Ann Wright: Gophers — Pests at the roots of a garden |

Ann Wright: Gophers — Pests at the roots of a garden

Ann Wright
Ann Wright knows that gopher management can be a complicating issue. She suggests, "placing a fence, using 1/2 to 3/4 gauge gopher wire or mesh hardware “cloth” buried at least two feet deep along the bed, and extending it about 12 inches above ground."
Courtesy of UC Davis

The English language consists of so many words that have multiple meanings. For example, my 1964 edition of Webster’s New World Dictionary has 10 definitions of the noun “root.”

In the gardener’s world, the root is an essential part of a plant, performing a number of functions to support the growing plant. In addition to anchoring the plant in the ground, the root system absorbs water and mineral nutrients, stores nutrients and carbohydrates and produces hormones to regulate plant growth.

Root of the problem

Recently a friend was dismayed when a favored rose shrub suddenly and very dramatically died. What caused it? Was it perhaps a hidden fungal or bacterial organism? What else was going on in the garden bed?

It seems there was a mound of soil piled adjacent to the rose. The rose dislodged from the soil fairly easily, and on closer inspection the root was clearly chewed — most likely, the cause was a pesky gopher dining on the roots. The remaining remnant of my friend’s rose was a gnawed, lifeless root with dry, desiccated leaves and stems — quite dead.

As a source of food for natural predators such as snakes, coyotes, owls, cats and dogs, gophers are part of our ecosystem. However, natural predators rarely eliminate all the gophers — even one of these pests can destroy valuable gardens. So what can be done to protect roots from harm from pocket gophers?

The UC Davis IPM website offers an abundance of information about gophers and how to manage them.

To catch a gopher …

Gopher management is a complicated issue — one of the difficulties with gophers is that they remain underground in their burrows, and identifying the active burrows may take some practice. Is it a gopher or a mole? Gopher mounds are described as crescent shaped with tunnels over two inches in diameter as opposed to moles which mound dirt into more concentric round piles with burrows less than two inches in diameter.

Management of gophers essentially boils down to a few choices. One is to ignore them and hope they will go away. Another is to try to keep them out with fences using 1/2 to 3/4 gauge gopher wire or mesh hardware “cloth” buried at least two feet deep along the bed, and extending it about 12 inches above ground.

Raised beds can be built with wire mesh along the bottom, and wire gopher baskets can be purchased or made at home to protect individual plants. Galvanized wire provides the longest-lasting protection.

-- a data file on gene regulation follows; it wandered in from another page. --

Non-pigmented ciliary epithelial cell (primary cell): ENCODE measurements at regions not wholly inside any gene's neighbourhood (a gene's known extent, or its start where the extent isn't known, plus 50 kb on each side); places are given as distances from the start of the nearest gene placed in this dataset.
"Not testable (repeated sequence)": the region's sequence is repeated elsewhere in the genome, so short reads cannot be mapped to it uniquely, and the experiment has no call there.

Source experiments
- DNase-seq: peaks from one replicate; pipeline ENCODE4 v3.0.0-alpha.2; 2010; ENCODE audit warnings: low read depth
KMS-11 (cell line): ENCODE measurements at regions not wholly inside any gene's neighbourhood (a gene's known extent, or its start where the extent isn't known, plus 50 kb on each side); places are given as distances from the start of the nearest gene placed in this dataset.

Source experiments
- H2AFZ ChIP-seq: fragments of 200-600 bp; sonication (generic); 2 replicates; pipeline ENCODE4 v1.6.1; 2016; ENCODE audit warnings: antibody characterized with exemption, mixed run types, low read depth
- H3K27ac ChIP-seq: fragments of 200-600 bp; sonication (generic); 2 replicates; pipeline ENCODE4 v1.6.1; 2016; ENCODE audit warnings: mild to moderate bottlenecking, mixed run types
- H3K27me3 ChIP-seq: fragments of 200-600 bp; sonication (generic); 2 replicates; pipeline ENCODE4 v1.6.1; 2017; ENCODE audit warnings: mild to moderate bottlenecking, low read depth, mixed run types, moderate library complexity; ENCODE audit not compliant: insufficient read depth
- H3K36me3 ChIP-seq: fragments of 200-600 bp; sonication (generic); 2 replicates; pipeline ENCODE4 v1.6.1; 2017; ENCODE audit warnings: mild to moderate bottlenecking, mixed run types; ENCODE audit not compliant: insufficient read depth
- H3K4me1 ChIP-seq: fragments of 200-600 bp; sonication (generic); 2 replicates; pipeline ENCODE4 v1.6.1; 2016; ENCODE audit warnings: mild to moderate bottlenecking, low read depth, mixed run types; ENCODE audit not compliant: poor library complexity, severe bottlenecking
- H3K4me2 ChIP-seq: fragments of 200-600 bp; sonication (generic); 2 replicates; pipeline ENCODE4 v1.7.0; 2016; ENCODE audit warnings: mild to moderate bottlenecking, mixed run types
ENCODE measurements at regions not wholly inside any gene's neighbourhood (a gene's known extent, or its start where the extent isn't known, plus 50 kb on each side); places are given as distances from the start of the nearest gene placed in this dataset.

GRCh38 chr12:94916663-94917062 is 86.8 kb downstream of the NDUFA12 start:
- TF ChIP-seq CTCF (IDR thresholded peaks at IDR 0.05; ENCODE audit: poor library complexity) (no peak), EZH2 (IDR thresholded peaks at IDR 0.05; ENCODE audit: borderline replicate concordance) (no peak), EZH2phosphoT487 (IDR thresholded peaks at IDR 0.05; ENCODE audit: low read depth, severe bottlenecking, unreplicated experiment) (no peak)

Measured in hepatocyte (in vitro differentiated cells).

Traps are generally safe and effective (if handled properly). However, the use of traps is dependent on placing the traps in the gopher’s main tunnel rather than lateral tunnels. Main tunnels in gopher runs can be somewhat difficult to locate.

With practice, a gopher probe can be used to locate the main run. On one side of a mound of fresh pushed up soil there will be a plugged opening to one side. Insert the probe about a foot away from the open side of the mound. A sudden drop will be felt when the probe enters the main run or tunnel.

Open the tunnel with a shovel and insert a trap in each run in opposite directions to make sure the gopher may be trapped if approached from either direction. The key to trapping is to be very persistent, check the traps every day, and set traps as soon as new activity is noticed.

If trapping or other methods fail, and the invasion of the gophers is intolerable, the use of toxic bait or poisons might be considered. If these methods are used, it’s important to read all product labels carefully and follow the safety recommendations and directions to ensure the bait is not a secondary hazard to pets or children.

The effectiveness of commercial repellents and sonar or other devices to frighten gophers has not been established.

Help from the Masters

For more information about what is at the root of the problem with your plant, or for home gardening questions, call the Nevada County Master Gardener hotline at 530-273-0919, check the website at, or visit a Master Gardener in person at the office at the Vet’s Building, 255 South Auburn St. in Grass Valley, from 9 a.m. to noon on Tuesdays and Thursdays.

This is a good opportunity to bring in that dead root to have a Master Gardener help identify the cause of the damage. (Please bring all specimens in a closed, Ziploc bag.)

Master Gardeners are also available from 8 a.m. to noon every Saturday at the Grower’s Market at the North Star House in Grass Valley. Also, the Master Gardeners will be at the upcoming Nevada County Fair.

Ann Wright is a Nevada County Master Gardener.

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